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Law of succession - freedom of testation and its limits

Law of succession  freedom of testation and its limits

In South Africa, the principle of freedom of testation, grants you, as an individual, the right to bequeath your estate as you see fit. However, it is important to remember that there are lawful limitations on what the testator can dictate in his/her will in relation to disposing of his/her assets.

Such limitations are usually in accordance with common law. Provisions in a Will will not be executed if one or more of the following is present:
(a) The Will in general is unlawful;
(b) Against good morals (contra bonos mores);
(c) Impracticably vague; or
(d) Impossible.

Therefore, the above can be regarded as the limitations of a person’s freedom of testation.

The Constitution on freedom of testation
Section 25(1) of the Constitution refers to the property clause. It is suggested that Section 25 guarantees the right to private property. This right to private property also includes the right to dispose of one’s property during one’s lifetime as well at the time of death.

In terms of the above interpretation, Section 25(1) would also guarantee the institution of succession as well as the principle of freedom of testation.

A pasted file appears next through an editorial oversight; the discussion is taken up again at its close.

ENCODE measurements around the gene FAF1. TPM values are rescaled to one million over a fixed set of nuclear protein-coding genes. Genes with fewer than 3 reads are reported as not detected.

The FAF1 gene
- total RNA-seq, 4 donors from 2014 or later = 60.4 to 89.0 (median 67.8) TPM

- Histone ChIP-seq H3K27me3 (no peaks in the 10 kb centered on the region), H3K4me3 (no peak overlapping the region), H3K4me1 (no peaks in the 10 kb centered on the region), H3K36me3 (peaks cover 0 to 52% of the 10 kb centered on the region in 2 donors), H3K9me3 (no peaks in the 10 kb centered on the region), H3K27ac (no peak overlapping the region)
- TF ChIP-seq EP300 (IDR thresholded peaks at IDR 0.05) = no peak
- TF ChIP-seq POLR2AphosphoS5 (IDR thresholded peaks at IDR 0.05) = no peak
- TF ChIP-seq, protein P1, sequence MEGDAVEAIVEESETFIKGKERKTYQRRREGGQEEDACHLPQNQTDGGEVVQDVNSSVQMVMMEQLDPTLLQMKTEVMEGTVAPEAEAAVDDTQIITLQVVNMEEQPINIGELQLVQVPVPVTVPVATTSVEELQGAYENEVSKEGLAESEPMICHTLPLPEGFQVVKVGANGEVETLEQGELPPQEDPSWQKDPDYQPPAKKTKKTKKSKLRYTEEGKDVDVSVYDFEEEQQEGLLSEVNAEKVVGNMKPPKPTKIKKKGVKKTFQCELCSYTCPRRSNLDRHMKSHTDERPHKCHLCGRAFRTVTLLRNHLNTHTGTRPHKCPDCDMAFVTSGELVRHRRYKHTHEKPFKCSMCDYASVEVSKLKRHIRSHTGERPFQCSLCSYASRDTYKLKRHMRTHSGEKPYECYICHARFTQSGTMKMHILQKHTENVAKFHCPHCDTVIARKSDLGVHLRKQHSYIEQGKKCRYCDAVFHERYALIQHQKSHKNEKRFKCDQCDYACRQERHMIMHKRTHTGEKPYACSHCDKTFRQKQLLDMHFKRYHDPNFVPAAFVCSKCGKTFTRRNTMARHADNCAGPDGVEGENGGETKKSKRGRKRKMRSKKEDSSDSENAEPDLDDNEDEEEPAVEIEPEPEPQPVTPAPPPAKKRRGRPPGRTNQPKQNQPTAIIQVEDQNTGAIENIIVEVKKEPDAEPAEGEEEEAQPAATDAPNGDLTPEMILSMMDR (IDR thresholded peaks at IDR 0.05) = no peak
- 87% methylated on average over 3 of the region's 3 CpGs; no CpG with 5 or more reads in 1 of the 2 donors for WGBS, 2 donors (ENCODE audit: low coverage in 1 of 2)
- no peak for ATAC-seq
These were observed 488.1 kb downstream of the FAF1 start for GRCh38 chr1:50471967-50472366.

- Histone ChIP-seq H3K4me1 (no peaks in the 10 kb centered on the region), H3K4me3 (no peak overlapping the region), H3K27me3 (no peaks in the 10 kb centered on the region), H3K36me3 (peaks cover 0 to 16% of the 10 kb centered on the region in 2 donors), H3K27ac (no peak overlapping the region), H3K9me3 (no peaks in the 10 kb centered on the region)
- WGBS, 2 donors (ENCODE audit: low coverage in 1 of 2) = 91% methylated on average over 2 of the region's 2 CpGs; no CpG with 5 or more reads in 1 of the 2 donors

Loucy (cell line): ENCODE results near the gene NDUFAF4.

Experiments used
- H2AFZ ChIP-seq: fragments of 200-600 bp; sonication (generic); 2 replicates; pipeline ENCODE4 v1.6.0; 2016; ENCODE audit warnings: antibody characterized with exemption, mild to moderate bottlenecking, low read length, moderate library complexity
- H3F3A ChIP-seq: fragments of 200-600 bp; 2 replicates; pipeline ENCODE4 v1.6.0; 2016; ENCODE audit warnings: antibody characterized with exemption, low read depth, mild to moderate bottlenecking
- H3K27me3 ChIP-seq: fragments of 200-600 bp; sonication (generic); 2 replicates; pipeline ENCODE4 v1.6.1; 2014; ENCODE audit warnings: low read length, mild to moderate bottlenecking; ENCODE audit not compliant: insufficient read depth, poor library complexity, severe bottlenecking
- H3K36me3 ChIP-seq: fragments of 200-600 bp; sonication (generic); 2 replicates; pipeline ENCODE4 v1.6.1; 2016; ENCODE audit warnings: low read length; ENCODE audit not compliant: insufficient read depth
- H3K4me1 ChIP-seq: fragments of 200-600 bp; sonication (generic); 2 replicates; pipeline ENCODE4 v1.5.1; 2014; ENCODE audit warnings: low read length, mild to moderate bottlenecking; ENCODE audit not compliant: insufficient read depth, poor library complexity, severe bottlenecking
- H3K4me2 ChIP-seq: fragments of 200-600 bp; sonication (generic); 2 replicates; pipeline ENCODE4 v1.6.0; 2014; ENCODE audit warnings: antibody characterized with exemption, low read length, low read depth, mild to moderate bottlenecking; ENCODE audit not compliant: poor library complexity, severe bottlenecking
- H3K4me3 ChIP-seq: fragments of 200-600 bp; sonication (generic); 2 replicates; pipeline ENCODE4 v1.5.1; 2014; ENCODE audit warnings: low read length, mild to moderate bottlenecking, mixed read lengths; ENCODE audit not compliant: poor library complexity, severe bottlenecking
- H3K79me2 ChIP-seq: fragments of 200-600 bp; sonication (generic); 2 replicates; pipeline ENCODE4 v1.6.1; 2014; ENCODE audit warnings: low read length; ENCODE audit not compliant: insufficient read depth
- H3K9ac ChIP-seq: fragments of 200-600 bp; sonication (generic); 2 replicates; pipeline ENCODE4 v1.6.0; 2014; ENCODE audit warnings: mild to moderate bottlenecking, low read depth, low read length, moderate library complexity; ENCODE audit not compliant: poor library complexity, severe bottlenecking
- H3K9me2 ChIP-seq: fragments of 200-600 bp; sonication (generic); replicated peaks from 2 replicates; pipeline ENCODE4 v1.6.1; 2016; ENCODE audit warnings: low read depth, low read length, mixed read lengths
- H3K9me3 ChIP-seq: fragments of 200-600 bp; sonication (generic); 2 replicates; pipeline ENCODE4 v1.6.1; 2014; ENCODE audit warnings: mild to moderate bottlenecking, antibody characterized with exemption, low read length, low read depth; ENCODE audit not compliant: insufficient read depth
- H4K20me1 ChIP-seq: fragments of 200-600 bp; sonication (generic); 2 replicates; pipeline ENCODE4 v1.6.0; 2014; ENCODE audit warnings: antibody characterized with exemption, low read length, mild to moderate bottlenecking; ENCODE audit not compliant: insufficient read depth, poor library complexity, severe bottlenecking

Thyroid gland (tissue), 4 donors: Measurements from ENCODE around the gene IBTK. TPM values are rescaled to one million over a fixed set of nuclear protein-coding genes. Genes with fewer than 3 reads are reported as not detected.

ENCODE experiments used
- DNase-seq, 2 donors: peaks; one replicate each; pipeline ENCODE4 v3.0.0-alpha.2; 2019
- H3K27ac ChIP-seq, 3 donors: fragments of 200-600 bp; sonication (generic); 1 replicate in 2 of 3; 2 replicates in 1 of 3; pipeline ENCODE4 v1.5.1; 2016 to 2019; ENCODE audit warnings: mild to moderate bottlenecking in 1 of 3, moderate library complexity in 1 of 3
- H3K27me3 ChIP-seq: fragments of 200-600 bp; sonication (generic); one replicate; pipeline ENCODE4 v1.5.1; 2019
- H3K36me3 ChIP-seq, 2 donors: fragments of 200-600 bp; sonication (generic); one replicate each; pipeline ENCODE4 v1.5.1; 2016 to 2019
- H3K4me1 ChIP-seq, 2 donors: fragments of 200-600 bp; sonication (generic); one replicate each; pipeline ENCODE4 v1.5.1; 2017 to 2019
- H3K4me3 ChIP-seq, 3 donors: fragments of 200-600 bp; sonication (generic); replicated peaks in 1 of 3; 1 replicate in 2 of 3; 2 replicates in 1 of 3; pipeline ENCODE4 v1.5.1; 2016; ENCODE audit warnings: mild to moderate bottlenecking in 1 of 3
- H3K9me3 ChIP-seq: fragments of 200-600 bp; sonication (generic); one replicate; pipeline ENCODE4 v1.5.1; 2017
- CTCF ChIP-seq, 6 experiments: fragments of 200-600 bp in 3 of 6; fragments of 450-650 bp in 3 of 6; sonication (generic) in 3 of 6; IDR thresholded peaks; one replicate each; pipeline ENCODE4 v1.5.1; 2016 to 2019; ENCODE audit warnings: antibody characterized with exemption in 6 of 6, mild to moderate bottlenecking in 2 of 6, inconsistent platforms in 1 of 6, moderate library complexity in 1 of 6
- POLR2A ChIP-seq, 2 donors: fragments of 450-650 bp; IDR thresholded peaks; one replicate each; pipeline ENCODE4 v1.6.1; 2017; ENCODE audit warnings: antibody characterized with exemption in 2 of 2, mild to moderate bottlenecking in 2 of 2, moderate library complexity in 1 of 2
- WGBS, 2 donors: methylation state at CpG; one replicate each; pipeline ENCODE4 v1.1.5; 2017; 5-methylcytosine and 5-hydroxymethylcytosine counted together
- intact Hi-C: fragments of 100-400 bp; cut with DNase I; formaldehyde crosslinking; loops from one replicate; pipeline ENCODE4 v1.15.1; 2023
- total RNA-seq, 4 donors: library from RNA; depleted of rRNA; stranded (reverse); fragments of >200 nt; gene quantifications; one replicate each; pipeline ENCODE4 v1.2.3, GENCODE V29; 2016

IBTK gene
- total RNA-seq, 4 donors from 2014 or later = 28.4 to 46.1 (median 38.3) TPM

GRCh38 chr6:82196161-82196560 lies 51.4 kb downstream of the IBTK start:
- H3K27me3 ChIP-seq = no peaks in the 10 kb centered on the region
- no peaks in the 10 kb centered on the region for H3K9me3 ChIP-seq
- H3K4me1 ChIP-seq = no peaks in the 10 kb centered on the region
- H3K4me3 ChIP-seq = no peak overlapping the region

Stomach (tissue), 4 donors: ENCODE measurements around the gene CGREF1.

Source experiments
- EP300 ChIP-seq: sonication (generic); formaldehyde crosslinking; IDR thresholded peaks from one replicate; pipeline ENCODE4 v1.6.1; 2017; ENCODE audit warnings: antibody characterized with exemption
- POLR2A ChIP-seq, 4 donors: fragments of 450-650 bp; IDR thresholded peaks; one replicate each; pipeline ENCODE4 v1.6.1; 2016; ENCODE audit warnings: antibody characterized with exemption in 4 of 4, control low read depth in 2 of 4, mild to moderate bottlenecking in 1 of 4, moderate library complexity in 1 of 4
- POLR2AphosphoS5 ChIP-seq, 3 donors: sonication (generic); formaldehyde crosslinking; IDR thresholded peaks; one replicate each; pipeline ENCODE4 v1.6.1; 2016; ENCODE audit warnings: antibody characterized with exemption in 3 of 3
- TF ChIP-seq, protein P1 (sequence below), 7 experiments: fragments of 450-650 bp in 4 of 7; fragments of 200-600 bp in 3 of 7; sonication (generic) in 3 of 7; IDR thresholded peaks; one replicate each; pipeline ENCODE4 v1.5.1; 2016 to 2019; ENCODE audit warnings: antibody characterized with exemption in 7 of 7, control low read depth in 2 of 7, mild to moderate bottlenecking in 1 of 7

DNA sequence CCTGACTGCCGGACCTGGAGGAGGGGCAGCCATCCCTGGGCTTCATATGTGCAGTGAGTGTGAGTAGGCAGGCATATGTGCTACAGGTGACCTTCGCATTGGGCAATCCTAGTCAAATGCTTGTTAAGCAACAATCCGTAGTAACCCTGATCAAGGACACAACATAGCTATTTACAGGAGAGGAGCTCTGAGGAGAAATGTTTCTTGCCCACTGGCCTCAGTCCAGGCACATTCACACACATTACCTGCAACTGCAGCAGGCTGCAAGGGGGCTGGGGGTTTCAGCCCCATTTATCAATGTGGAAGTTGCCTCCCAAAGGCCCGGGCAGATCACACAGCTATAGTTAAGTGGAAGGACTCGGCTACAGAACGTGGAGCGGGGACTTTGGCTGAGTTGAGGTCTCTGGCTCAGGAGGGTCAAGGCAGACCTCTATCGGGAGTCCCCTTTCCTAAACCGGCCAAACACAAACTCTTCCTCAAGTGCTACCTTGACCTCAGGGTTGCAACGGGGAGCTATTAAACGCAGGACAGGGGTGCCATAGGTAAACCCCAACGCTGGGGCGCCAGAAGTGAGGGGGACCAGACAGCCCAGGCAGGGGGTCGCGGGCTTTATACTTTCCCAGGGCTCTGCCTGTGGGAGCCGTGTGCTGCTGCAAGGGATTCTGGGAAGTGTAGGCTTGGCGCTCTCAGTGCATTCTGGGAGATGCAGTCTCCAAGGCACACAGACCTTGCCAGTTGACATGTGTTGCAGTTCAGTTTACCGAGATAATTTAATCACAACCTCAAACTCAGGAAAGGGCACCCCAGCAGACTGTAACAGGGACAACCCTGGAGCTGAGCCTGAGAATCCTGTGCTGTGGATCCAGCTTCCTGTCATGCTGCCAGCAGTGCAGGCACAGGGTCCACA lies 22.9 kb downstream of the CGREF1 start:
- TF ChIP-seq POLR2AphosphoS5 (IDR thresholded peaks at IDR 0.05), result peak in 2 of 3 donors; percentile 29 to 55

Furthermore, there are also testamentary institutions which govern a Will when a testator disposes of his/her assets. These include but are not limited to: legacy and the inheritance, direct and fideicommissary substitution as well as usufruct.

Revocation and amendment of Wills
The importance of the principle of freedom of testation is that the testator can at any point revoke or alter his/her Will before death. This is, however, limited in the case of a beneficiary accepting a benefit in terms of a joint or mutual Will where a massing of estates has occurred.

An individual may dispose of his/her assets in terms of his/her last Will and testament provided that it is in accordance with the laws and regulations of South Africa. Should you require assistance in determining whether your Will is in order or not, please contact an expert at SchoemanLaw today.

© Beata Warnich - Schoemanlaw Inc. - 2018

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